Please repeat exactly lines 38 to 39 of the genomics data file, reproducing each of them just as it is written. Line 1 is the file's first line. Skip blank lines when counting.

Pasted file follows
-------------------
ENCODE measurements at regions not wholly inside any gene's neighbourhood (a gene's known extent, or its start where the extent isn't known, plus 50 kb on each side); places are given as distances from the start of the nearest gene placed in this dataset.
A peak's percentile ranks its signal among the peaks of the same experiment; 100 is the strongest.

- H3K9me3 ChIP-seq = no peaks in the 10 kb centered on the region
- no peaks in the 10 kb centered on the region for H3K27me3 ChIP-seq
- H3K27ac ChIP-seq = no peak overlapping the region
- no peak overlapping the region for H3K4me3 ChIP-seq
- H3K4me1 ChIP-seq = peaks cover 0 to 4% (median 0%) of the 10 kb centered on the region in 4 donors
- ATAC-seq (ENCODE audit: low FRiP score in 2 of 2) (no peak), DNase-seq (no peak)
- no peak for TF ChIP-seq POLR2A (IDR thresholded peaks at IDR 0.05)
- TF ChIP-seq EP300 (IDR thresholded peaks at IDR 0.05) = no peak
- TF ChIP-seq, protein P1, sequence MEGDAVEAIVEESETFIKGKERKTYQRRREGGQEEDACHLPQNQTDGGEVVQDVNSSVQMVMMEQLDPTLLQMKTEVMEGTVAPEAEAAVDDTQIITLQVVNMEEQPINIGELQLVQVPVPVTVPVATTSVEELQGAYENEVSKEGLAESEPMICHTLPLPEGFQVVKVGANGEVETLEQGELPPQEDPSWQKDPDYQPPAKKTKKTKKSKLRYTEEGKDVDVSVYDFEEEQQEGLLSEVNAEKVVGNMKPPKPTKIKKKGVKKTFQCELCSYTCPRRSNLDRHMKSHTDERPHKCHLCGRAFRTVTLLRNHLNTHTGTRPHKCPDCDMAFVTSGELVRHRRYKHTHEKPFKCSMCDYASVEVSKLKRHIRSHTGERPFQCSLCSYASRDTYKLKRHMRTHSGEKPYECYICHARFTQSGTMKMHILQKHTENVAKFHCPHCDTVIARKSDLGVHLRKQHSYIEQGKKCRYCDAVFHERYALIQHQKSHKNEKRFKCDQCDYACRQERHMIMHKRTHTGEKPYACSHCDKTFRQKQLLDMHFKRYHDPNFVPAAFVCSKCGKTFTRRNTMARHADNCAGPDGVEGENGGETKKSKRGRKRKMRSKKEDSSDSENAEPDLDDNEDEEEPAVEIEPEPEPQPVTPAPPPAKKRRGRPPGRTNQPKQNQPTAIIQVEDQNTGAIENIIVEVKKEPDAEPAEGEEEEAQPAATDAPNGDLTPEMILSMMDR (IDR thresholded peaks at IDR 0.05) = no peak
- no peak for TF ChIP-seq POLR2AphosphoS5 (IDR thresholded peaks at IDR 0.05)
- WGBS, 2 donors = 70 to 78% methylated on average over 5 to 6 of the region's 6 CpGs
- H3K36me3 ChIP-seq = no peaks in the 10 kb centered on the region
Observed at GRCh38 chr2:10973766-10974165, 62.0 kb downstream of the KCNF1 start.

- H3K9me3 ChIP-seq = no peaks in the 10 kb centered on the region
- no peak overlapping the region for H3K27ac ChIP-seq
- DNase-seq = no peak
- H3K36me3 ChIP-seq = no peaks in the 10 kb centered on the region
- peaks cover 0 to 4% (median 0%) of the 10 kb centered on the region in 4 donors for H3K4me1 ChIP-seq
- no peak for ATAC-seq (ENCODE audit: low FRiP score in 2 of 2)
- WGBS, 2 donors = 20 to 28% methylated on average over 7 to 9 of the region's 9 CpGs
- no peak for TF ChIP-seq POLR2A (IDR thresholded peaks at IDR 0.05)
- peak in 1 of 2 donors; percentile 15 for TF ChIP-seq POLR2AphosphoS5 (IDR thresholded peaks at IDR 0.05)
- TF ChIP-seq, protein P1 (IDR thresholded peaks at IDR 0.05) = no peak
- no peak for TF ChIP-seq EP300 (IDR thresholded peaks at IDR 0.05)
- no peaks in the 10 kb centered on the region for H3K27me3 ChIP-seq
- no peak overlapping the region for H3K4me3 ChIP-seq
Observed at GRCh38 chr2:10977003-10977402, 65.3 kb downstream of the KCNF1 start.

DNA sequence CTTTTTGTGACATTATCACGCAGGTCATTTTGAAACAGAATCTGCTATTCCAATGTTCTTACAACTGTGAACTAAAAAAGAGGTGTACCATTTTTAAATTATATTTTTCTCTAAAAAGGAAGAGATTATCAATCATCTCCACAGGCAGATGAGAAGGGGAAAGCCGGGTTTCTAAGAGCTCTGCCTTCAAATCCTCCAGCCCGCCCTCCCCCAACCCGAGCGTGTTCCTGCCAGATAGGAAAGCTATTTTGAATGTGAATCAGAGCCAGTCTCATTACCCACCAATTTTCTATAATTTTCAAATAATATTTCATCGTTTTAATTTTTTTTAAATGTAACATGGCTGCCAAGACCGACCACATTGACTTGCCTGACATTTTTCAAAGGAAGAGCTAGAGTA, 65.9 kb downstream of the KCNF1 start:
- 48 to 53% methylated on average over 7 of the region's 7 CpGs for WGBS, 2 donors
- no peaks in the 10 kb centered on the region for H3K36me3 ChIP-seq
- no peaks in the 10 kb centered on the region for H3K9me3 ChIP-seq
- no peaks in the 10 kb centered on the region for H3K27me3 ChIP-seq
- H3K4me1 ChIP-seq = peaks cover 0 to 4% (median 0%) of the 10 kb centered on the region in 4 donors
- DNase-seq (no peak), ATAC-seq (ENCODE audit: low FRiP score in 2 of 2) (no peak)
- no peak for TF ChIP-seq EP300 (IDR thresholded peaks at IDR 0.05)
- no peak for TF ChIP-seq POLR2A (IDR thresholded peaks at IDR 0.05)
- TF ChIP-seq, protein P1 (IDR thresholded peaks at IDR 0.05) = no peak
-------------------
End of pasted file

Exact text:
- no peak for TF ChIP-seq POLR2A (IDR thresholded peaks at IDR 0.05)
- TF ChIP-seq, protein P1 (IDR thresholded peaks at IDR 0.05) = no peak